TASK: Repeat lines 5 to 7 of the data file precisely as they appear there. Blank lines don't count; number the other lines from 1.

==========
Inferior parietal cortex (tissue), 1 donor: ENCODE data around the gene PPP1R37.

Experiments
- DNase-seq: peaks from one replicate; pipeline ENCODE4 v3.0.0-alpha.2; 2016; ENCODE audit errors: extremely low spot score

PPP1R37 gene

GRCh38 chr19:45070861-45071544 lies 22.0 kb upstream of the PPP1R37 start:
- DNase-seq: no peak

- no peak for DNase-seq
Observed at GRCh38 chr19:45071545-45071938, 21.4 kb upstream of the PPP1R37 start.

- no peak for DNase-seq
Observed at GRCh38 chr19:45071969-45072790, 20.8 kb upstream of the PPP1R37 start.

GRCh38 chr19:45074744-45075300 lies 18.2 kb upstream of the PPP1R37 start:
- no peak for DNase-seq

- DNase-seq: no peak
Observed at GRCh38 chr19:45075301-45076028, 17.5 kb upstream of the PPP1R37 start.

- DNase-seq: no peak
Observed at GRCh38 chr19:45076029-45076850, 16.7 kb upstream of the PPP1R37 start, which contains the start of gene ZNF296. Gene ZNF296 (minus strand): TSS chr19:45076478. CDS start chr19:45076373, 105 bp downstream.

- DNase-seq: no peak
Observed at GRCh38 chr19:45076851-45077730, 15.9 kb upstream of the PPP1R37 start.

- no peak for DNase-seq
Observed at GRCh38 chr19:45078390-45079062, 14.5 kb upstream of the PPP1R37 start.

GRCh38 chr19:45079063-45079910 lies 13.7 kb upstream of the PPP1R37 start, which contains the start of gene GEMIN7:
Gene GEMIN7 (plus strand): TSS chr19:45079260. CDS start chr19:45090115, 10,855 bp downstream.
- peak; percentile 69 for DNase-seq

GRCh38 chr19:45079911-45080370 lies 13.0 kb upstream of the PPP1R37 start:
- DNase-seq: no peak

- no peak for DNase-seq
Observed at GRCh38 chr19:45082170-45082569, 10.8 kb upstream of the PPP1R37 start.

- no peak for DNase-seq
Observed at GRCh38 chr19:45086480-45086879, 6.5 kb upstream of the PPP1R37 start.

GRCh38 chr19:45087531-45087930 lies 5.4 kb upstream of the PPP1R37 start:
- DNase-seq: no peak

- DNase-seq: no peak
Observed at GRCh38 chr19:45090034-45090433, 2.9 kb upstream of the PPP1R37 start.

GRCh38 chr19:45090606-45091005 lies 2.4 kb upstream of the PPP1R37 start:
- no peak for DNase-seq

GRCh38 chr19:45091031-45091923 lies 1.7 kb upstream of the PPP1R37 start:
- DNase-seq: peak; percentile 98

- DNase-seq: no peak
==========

GRCh38 chr19:45070861-45071544 lies 22.0 kb upstream of the PPP1R37 start:
- DNase-seq: no peak

- no peak for DNase-seq